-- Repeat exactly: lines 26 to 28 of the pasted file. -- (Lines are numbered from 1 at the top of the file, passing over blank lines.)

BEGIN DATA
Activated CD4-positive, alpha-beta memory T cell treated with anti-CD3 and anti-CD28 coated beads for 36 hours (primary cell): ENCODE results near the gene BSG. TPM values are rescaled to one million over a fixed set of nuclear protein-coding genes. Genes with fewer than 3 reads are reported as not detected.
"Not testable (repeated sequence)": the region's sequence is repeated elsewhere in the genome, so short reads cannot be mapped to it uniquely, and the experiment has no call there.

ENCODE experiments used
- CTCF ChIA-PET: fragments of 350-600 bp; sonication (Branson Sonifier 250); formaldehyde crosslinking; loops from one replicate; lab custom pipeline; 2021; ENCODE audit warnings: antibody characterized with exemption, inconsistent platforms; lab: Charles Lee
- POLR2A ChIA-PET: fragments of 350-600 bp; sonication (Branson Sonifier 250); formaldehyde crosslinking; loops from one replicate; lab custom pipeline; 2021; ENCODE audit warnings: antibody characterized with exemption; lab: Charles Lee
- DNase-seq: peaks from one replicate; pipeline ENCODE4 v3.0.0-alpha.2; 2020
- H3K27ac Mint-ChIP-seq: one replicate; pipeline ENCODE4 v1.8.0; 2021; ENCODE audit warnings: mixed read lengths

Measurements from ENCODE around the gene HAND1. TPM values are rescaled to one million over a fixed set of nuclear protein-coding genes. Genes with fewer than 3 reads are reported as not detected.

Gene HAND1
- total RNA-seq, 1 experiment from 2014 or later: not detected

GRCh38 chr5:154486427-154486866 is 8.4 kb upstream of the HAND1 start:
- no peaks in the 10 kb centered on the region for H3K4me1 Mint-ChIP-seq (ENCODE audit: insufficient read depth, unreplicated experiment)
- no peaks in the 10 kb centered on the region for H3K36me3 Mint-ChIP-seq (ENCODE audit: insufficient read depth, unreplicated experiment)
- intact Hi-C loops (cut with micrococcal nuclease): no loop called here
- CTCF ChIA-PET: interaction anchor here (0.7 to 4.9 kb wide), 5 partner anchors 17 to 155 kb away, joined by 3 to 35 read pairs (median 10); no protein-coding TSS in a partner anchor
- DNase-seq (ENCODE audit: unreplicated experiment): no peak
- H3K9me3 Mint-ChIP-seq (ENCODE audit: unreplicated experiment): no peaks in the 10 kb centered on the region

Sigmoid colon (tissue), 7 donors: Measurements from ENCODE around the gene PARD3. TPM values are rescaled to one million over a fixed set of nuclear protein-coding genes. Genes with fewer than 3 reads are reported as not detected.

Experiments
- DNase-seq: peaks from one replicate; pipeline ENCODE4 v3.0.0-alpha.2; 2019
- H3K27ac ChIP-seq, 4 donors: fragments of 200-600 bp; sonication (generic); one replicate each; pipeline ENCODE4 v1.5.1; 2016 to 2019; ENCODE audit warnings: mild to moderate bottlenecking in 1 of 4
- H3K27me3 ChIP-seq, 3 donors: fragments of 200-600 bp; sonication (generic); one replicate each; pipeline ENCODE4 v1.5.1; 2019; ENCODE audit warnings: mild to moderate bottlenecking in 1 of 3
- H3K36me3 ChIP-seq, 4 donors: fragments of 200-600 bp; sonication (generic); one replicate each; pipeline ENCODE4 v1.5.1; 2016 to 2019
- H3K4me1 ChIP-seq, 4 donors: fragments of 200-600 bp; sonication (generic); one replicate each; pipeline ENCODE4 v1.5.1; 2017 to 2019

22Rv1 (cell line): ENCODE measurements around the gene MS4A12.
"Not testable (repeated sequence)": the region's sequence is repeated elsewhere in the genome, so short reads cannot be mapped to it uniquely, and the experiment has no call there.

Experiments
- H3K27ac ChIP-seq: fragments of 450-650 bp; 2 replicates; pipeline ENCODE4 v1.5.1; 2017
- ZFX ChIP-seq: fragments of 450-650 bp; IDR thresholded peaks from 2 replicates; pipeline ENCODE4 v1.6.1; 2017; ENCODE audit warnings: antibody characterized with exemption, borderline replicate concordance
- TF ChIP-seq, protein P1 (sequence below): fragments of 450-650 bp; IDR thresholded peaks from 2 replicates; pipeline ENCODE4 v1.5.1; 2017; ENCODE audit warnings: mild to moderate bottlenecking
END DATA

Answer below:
"Not testable (repeated sequence)": the region's sequence is repeated elsewhere in the genome, so short reads cannot be mapped to it uniquely, and the experiment has no call there.

Experiments
- H3K27ac ChIP-seq: fragments of 450-650 bp; 2 replicates; pipeline ENCODE4 v1.5.1; 2017